Daily Law Group
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What form makes the most sense for your new business?

When you start a business, you typically find a niche opportunity with a void you can fill. However, a concept is merely the tip of that proverbial iceberg; there are countless things you must consider as you establish your entity.

With various options available for structuring your business, how do you decide which one is best for you? And what tax benefits could you reap from each?

Tax implications of three different business structures

While there are many factors to consider in when choosing an entity, tax issues should be high on your list. Your tax liability will vary based on your decision.

Many entrepreneurs weigh their options between forming a limited liability company (LLC) or a corporation. But, there are other options as well. Consider how your business would thrive under the following formations:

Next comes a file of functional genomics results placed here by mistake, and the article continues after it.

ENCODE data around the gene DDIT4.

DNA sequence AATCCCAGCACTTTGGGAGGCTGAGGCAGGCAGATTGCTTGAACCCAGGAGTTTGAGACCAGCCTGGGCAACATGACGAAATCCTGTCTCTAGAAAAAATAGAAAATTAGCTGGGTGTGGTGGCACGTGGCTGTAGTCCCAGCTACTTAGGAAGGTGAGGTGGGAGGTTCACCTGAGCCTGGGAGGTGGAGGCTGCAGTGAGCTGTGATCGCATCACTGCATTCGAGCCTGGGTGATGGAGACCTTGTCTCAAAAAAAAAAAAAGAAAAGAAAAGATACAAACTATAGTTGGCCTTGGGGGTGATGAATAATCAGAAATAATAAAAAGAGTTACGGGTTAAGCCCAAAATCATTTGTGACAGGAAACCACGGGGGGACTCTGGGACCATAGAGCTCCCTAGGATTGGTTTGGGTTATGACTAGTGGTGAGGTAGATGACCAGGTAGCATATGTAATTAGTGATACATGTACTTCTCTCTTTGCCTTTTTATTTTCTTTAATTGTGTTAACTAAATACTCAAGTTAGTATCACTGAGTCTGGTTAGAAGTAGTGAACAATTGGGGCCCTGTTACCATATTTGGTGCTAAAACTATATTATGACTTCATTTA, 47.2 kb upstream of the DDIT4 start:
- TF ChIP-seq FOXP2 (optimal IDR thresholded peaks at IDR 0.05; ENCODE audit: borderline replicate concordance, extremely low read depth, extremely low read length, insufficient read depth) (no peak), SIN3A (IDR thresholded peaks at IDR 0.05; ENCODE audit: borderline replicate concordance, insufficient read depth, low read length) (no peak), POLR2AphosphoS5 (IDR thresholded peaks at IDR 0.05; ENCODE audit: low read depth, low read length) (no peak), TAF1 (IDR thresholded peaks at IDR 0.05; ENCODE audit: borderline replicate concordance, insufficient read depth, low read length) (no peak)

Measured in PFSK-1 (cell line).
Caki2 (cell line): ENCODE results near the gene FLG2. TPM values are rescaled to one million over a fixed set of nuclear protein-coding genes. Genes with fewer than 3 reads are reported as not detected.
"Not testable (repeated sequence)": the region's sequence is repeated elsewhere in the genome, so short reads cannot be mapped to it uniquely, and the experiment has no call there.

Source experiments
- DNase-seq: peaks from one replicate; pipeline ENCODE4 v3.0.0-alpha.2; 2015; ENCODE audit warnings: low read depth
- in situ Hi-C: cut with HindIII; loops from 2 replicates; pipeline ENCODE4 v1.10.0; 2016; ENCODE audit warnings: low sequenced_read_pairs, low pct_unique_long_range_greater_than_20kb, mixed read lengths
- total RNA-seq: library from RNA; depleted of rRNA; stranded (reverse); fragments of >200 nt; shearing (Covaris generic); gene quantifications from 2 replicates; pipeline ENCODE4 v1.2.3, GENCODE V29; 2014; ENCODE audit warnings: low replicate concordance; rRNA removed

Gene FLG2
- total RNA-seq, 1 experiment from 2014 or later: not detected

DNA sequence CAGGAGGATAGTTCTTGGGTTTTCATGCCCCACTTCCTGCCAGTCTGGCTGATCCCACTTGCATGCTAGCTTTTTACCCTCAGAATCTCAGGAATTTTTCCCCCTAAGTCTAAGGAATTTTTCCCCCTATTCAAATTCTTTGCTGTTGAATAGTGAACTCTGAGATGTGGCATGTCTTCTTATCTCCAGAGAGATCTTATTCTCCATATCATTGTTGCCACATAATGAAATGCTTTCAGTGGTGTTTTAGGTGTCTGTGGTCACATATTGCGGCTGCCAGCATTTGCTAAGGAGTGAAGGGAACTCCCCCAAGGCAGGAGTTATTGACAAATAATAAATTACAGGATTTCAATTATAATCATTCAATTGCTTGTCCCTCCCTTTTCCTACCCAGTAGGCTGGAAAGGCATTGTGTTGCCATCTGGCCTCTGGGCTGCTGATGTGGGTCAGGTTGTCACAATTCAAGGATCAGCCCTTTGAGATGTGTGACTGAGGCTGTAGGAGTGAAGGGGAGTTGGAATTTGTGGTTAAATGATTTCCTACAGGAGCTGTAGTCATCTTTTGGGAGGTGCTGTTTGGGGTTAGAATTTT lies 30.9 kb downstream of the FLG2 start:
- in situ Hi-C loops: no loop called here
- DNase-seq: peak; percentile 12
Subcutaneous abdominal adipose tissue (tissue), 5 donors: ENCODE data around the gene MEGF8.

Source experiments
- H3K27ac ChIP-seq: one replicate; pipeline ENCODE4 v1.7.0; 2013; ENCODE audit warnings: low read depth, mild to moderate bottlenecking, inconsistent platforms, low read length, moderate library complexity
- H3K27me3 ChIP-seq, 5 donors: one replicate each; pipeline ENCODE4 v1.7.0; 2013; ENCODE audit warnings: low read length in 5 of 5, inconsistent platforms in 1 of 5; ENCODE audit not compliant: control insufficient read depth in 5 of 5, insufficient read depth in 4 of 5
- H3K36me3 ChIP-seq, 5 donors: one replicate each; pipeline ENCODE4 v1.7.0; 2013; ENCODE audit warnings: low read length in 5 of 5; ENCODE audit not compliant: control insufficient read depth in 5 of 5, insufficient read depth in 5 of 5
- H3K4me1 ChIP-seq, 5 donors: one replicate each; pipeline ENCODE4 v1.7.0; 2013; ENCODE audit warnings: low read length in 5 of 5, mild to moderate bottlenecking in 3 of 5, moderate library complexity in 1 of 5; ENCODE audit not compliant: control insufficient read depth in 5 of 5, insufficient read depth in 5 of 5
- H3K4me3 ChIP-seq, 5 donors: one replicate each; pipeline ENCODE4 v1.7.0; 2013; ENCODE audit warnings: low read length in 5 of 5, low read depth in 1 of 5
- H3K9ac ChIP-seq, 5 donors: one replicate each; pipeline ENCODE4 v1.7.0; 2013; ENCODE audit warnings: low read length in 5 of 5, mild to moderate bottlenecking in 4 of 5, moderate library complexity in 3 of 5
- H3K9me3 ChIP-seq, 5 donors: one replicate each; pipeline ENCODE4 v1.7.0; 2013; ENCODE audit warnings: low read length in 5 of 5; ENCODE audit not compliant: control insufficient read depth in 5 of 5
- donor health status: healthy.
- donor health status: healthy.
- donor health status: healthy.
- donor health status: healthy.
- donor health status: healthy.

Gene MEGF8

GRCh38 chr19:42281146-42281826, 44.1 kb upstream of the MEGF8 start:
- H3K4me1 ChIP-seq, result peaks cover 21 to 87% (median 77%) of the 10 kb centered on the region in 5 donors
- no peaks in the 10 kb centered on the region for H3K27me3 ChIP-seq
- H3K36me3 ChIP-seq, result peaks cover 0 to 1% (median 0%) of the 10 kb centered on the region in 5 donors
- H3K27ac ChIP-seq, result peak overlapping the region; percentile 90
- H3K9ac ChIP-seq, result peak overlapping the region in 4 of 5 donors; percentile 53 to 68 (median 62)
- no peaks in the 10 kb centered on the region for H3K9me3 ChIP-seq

• LLC: With an LLC, you can choose the way you pay taxes - whether as a corporation or as a pass-through entity.
  • S Corporation: If you form a "pass-through" S Corp, you will not pay corporate taxes. However, you and your shareholders will be individually responsible for your share of earnings.
  • C Corporation: Taxed on both the corporate and personal level, a C Corp allows the most flexibility with tax deductions. And a legal separation between you and your business leaves your company with an initial 15% tax liability on annual earnings less than $50,000.

Tax reform benefits for small businesses

Two years ago, the tax reform law was passed, and a number of small businesses were able to take advantage of the changes. A 20% deduction for pass-through entities is possible if your joint taxable income falls below $315,000 or if you file income less than $157,500 as a single.

Unfortunately, those whose income is generated by providing professional services on an individual basis may be ineligible. Professionals who fall into this category include:

  • Consultants
  • Accountants
  • Doctors

Meanwhile, the current 21% C Corp flat rate can significantly decrease the amount you owe the government, compared to the previous rate, which, based on earnings, could jump as high as 35%.

The IRS's complex regulations can significantly alter your profitability. Before the end of the year, explore your options for redefining your organization.

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